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Public weighs in on gold mining in Buckingham

The Buckingham Planning Commission is looking for direction from the Board of Supervisors on how the county will proceed with permitting or prohibiting gold drilling that could lead to the establishment of a gold mine.

In September, a joint work session between the commission and the board revealed Canadian-based company Aston Bay Holdings had been performing exploratory core sampling along a potential gold vein in Buckingham.

The company operated under the county’s radar for years until officials discovered what was happening. As gold drilling/core sampling is not on the list of permitted uses in an A-1 Zoning District, Aston Bay was told to cease operations.

But the company is finding gold in the county and has expressed interest to continue. A joint public hearing between the commission and the board to add a zoning text amendment that would allow core sampling to the list of special uses was scheduled for Oct. 13, but scheduling issues meant the meeting couldn’t occur.

But officials still need to decide how to proceed.

Many members of the public spoke at the Monday night, Oct. 26, Planning Commission meeting in order to convey their disapproval of potential mining activities, many of whom were concerned of potential environmental effects.

“This project, if allowed, will destroy the communities and much more,” citizen James Branch said. “Buckingham County does need new business, but not at the expense of destroying Buckingham County. The core sampling and eventually mines that follow will cause irreparable damage.”

“One year ago almost to the day two gentleman showed up on my property,” District 5 resident Paul Barlow said. “They had hip wader boots on, safety vests. They were Canadians. They asked me if I’d been hearing any drilling going on in the area.”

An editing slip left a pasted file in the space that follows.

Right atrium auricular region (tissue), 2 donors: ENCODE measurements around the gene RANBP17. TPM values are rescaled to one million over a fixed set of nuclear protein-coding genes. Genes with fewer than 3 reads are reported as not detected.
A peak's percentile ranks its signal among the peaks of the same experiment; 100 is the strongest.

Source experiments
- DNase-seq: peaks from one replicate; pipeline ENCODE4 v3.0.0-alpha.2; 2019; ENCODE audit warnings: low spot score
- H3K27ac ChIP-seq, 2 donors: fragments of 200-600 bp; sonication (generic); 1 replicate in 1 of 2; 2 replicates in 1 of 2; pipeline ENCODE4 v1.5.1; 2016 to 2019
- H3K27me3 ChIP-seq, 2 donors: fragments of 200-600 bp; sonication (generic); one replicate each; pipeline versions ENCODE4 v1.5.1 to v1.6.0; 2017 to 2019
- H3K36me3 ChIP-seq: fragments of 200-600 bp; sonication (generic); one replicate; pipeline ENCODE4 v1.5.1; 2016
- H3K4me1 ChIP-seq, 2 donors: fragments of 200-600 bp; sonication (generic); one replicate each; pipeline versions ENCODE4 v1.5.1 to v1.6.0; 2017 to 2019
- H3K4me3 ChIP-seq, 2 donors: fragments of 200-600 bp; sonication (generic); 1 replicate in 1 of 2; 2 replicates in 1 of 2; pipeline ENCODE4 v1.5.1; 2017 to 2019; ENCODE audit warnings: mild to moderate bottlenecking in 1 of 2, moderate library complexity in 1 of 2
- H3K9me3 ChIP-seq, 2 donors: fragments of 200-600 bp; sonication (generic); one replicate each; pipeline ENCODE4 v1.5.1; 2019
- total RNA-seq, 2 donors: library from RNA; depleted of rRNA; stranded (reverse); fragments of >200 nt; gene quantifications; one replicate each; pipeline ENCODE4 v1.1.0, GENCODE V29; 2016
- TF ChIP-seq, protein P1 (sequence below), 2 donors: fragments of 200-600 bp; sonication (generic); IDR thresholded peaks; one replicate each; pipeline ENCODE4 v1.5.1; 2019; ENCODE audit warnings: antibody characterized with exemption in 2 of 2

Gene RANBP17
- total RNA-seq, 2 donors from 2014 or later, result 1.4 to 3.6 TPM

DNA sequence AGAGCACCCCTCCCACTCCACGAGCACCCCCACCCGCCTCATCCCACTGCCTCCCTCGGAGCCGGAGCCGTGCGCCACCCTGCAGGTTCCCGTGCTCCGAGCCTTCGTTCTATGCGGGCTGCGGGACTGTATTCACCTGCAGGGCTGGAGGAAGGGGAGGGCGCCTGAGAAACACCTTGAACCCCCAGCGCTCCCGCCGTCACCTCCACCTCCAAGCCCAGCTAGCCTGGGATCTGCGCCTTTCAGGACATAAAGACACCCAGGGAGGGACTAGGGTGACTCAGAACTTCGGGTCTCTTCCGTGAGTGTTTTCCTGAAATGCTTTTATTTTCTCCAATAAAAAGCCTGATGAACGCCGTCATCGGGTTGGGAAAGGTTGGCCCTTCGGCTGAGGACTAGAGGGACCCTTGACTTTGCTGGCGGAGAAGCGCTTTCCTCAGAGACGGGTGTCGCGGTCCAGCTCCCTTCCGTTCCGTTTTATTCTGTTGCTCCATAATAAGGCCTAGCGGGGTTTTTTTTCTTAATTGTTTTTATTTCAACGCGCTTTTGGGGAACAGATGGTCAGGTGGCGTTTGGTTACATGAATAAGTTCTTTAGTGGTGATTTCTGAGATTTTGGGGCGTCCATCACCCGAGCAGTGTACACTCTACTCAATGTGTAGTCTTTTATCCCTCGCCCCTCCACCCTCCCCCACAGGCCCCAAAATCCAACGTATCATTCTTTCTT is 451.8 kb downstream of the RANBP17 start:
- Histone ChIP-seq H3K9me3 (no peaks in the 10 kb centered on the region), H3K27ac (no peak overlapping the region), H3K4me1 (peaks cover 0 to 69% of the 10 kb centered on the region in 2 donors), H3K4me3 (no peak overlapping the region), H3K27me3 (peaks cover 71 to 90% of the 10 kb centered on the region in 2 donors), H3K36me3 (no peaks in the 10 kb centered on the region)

Barlow stated that the two men said a company called Aston Bay had discovered gold on the property, and the two proceeded to ask to take samples from Barlow’s creek in order to trace back the source.

Barlow said the two men, geologists, returned eight months later.

“They said that in my creek, Little Sycamore Creek, it was microscopic gold. I wasn’t going to get rich. And I asked them, I said, ‘Well, if you would have found gold on my property, what would have been the next step? Would you have sunk in a shaft?’ And they both laughed and said, ‘No, open-pit mining.”

“Have you been to Aston Bay Holding’s website?” activist group Friends of Buckingham member Heidi Berthoud asked the committee. “They essentially brag that Virginia is easy prey.”

Suzanne Jones Snoddy, a teacher at Buckingham County High School, opted for a more object-based approach by handing out chocolate chip cookies for each member of the Planning Commission to lay upon a piece of paper, stating she would provide a similar lesson that could be given to students in her classroom.

Snoddy told commission members the cookie represented the Warminster Church Road area where the search for gold is taking place. She explained the aroma of the cookie represents air pollution should a mine come to the area. The chocolate chips represent possible gold.

Snoddy then said she would instruct students to use a straw to do “core sampling” of the gold. She then challenged commission members to consider “mining” the gold out of the cookie using a toothpick while trying to maintain integrity of the land.

“Oh, by the way, is there a grease spot under your cookie?” she asked. “Probably. That’s what’s going to seep into your ground water. Now, are there any crumbs? … Well, that is your overflow into surrounding communities.”

“I am certainly concerned about the possible impact on our water, air and land, and our health as well,” Swami Dayananda, a resident of Warminster Church Road, said. “Core sampling drilling is well-known to pollute the groundwater for many, many miles.”

Dayananda thanked the committee for putting a stop to the drilling and asked members to consider forming a citizen advisory board to allow for residents to participate in future considerations and discussions.

After listening to a report from Buckingham Commonwealth’s Attorney E.M. Wright Jr., who reiterated that a change in the zoning ordinance cannot be made by the Board of Supervisors until it is referred to the Planning Commission, the commission voted unanimously to ask the board what direction it would like to go in regarding the possible continuation of drilling.

Danny Allen, the Board of Supervisors representative present at Monday’s meeting, emphasized he would like the county to invite local experts such as geologists and health department workers to the next commission meeting in order to gain further insight into how further drilling and possible mining could environmentally impact the county.